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Percutaneous tracheostomy: comparison of Ciaglia and Griggs techniques
Critical Care volume 4, Article number: 124 (2000)
Although the standard tracheostomy described in 1909 by Jacksonhas been extensively used in critical patients, a more simple procedure thatcan be performed at the bedside is needed. Since 1957 several different typesof percutaneous tracheostomy technique have been described. The purpose of thepresent study was to compare two bedside percutaneous tracheostomy techniques:percutaneous dilatational tracheostomy (PDT) and the guidewire dilating forceps(GWDF).
Materials and methods
A prospective study in two medical/surgical intensive care units(ICUs) was carried out. Sixty-three critically ill patients who requiredendotracheal intubation for longer than 15 days were consecutively selected toundergo PDT (25 patients) or GWDF (38 patients) technique. Intraoperative andpostoperative complications were recorded.
Age (mean ± standard error) was 63 ± 1.1 years. Thepatients had been mechanically ventilated for an average of 19.8 ± 1.2days. The GWDF technique was significantly faster than PDT technique(P = 0.02). Fifteen complications occurred in 10 out of 63 (15%)patients. They were as follows: tracheal tear (one patient in each group; inone case this was due to false passage); transient hypotension (one patient inthe PDT group and two patients in the GWDF group); atelectasis (one patient inthe PDT group); and haemorrhage (one patient in the PDT group and threepatients in the GWDF group). In both patients with tracheal tear, reducedarterial oxygen saturation (SaO2) with concomitant subcutaneousemphysema ensued.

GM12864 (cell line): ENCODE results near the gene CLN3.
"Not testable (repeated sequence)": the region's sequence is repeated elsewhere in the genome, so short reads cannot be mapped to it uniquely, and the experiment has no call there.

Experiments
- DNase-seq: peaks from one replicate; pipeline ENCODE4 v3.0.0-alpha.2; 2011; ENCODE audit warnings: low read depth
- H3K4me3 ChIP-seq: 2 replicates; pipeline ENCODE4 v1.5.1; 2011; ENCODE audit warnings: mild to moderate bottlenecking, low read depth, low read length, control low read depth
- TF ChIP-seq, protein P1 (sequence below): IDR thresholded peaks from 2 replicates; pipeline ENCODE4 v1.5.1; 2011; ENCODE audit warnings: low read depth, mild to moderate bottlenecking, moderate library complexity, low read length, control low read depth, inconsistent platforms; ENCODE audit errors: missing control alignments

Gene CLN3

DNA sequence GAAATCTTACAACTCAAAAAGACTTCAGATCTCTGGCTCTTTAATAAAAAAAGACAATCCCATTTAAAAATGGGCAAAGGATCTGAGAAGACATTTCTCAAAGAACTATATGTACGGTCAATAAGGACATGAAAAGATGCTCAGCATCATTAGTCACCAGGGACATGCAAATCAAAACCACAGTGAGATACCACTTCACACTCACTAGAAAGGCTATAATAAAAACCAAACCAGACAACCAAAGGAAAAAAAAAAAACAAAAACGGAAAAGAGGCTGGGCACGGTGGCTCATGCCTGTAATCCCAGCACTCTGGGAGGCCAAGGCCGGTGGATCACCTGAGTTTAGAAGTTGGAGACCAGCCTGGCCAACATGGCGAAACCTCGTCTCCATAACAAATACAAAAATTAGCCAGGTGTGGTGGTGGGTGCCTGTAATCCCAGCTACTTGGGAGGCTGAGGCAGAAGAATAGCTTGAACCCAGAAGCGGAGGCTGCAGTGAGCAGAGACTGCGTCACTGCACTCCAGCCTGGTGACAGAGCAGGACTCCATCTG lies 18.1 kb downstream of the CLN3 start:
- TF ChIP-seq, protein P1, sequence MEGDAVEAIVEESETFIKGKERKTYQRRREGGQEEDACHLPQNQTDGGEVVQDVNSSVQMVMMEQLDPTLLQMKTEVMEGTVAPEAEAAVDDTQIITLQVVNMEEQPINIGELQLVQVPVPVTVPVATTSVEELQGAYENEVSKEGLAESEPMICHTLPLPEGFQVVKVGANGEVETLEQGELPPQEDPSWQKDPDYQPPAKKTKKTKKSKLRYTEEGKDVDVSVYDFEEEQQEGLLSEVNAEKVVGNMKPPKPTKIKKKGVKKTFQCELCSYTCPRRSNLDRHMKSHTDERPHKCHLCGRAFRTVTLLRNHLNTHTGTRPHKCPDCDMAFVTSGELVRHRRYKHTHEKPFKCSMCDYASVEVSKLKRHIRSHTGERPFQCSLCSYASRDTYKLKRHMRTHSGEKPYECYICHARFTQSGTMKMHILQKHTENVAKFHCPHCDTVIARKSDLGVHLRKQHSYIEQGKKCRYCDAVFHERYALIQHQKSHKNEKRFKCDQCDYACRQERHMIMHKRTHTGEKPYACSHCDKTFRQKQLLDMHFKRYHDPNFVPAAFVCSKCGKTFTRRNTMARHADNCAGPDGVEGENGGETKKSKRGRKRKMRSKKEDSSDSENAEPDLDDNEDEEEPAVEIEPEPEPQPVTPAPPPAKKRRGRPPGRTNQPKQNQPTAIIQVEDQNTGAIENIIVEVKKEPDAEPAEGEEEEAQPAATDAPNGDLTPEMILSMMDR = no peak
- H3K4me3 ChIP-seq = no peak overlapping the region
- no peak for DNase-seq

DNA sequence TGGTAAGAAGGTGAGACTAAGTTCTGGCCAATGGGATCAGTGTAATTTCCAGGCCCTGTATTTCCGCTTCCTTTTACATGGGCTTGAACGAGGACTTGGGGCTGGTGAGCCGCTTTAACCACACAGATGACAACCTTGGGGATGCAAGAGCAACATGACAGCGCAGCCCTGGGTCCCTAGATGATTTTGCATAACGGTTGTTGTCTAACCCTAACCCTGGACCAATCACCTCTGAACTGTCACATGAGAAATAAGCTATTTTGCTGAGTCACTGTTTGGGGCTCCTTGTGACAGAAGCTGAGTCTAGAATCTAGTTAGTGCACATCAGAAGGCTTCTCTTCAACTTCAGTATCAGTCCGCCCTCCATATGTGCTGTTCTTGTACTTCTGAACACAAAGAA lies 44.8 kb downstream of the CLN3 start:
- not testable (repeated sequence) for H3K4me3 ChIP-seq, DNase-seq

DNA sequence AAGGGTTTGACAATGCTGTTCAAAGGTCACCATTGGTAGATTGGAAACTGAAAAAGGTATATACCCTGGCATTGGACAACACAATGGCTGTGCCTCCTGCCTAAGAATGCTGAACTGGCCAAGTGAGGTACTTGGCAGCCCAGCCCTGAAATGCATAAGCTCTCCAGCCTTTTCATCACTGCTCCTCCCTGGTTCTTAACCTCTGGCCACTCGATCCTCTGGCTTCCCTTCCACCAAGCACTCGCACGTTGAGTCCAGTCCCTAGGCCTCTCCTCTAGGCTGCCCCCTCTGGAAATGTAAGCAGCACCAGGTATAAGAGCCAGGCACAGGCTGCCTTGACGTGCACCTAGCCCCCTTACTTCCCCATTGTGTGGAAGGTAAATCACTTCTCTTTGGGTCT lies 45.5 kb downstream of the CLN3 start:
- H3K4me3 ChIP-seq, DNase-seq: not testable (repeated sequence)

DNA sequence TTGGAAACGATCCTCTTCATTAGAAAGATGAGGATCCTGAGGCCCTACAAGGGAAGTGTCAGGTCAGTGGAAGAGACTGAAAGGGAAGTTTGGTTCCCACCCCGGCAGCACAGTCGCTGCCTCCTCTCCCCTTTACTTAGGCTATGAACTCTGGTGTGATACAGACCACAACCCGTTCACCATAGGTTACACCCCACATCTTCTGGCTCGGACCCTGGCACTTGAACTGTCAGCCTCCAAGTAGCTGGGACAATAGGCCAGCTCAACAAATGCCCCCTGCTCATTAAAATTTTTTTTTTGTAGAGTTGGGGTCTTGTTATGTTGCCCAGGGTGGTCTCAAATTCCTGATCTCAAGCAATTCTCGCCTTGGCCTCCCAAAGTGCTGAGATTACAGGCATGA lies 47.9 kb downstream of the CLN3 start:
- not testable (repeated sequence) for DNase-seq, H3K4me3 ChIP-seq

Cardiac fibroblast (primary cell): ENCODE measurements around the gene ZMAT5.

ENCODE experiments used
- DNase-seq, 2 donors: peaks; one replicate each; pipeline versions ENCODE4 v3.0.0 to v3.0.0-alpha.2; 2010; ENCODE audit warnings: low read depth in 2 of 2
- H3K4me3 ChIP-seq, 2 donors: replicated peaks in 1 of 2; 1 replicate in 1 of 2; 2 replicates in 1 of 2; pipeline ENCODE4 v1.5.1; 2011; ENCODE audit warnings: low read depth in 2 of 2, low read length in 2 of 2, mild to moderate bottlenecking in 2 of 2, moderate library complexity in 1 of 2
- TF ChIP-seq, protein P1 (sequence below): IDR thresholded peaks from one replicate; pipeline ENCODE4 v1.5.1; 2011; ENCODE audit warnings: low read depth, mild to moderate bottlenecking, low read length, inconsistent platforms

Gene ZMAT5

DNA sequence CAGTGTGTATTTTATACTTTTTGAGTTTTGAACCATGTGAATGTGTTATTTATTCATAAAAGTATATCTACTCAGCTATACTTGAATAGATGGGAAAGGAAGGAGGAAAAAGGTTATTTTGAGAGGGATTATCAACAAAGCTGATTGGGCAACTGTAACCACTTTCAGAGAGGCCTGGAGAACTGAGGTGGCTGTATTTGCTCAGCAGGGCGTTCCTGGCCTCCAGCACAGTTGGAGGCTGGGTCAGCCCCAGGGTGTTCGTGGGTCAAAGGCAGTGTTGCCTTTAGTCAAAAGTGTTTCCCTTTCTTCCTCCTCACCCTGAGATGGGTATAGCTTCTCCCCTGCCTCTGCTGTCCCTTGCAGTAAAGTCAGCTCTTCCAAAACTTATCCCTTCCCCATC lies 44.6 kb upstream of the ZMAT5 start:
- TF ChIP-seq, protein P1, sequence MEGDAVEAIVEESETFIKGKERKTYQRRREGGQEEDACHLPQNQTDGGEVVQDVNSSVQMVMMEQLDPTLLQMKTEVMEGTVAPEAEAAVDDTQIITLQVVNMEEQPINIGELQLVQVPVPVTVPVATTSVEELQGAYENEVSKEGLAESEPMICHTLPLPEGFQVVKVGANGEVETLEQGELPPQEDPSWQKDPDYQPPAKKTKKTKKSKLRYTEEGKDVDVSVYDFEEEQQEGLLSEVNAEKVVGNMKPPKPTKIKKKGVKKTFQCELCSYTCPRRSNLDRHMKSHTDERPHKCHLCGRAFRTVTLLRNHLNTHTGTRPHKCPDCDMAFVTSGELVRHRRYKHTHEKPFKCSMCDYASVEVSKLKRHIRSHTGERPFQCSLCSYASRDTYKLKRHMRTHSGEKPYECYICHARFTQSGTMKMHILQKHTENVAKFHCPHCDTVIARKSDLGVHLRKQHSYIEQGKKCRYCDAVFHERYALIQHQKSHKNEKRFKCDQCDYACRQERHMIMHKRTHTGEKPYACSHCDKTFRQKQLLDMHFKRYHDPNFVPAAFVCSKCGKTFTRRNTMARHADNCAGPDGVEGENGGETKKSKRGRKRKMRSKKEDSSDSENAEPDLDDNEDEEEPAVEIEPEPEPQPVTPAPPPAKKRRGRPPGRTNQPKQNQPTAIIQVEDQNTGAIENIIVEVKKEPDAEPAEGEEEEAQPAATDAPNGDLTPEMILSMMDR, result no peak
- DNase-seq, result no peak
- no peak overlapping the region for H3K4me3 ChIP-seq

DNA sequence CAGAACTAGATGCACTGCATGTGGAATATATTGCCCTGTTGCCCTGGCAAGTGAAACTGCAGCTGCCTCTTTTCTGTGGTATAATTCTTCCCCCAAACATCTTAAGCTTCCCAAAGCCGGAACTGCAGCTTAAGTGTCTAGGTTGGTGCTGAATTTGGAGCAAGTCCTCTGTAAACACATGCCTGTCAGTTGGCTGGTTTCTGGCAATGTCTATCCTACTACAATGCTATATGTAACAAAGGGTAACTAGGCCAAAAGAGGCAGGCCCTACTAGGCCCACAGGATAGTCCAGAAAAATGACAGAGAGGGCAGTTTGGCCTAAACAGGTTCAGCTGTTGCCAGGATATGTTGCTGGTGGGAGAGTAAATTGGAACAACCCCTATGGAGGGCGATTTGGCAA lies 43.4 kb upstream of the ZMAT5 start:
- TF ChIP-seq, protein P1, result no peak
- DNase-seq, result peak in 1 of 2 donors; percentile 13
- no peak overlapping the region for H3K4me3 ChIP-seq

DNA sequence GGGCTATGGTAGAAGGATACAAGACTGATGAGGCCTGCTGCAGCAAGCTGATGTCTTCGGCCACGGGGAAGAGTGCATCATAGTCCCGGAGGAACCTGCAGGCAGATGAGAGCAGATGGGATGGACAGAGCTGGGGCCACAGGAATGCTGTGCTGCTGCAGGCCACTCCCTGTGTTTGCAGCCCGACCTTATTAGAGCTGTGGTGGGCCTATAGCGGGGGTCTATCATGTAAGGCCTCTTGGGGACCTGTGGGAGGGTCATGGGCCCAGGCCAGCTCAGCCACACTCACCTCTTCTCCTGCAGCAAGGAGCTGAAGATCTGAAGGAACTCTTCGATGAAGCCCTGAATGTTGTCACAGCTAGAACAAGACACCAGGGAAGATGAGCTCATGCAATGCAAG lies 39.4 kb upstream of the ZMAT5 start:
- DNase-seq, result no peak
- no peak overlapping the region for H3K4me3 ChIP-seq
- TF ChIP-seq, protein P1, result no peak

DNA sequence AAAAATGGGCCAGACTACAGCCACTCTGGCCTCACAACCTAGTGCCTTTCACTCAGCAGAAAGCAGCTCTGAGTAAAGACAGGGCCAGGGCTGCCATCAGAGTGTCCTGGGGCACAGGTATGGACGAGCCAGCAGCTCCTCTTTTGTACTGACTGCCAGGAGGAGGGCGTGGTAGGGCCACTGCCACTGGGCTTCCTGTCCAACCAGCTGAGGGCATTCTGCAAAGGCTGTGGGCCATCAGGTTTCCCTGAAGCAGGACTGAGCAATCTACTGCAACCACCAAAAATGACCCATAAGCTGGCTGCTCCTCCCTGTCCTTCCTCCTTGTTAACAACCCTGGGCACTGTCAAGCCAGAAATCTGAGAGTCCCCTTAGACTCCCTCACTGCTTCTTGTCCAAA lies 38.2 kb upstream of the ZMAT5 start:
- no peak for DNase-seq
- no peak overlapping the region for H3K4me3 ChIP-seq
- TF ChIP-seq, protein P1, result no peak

We found no statistical differences between complications withboth techniques. The surgical time required for the GWDF technique was lessthan that for PDT.
The standard tracheostomy technique described in 1909 by Jackson  has a complication rate of up to 66% [2,3,4,5,6,7]. The most severely ill patients admitted to an ICU often require a tracheostomy. A simple procedure, with a lower rate of complications and that can be performed at the bedside to eliminate the risk of transport to the operating room, is needed.
Percutaneous tracheostomy was first described by Shelden et al  in 1957. In 1969, Toy and Weinstein  described a percutaneous tracheostomy system using the guidewire approach of Seldinger. In 1985 Ciaglia et al  described PDT, a method based on needle guidewire airway access followed by serial dilatations with sequentially larger dilators. In 1989, Schachner et al  reported the Rapitrac (SurgiTech Medical, Sydney, Australia), a dilating forceps device with a beveled metal cone that is designed to advance forcibly over a wire into the airway. Griggs et al  reported on the GWDF technique in 1990. This method is uses a forceps similar to the that of the Rapitrac, except for the absence of a cutting edge on the tip of the instrument.